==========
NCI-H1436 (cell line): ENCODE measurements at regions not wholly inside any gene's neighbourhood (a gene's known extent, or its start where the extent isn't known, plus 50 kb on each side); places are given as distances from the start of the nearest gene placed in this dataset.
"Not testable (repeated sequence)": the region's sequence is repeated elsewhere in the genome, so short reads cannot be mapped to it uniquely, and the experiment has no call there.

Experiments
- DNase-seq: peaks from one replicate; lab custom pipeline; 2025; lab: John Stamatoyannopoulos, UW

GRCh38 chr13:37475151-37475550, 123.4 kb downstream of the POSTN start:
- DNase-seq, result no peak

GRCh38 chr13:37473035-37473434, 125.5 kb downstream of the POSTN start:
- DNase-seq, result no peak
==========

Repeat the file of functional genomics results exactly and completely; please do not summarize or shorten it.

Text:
NCI-H1436 (cell line): ENCODE measurements at regions not wholly inside any gene's neighbourhood (a gene's known extent, or its start where the extent isn't known, plus 50 kb on each side); places are given as distances from the start of the nearest gene placed in this dataset.
"Not testable (repeated sequence)": the region's sequence is repeated elsewhere in the genome, so short reads cannot be mapped to it uniquely, and the experiment has no call there.

Experiments
- DNase-seq: peaks from one replicate; lab custom pipeline; 2025; lab: John Stamatoyannopoulos, UW

GRCh38 chr13:37475151-37475550, 123.4 kb downstream of the POSTN start:
- DNase-seq, result no peak

GRCh38 chr13:37473035-37473434, 125.5 kb downstream of the POSTN start:
- DNase-seq, result no peak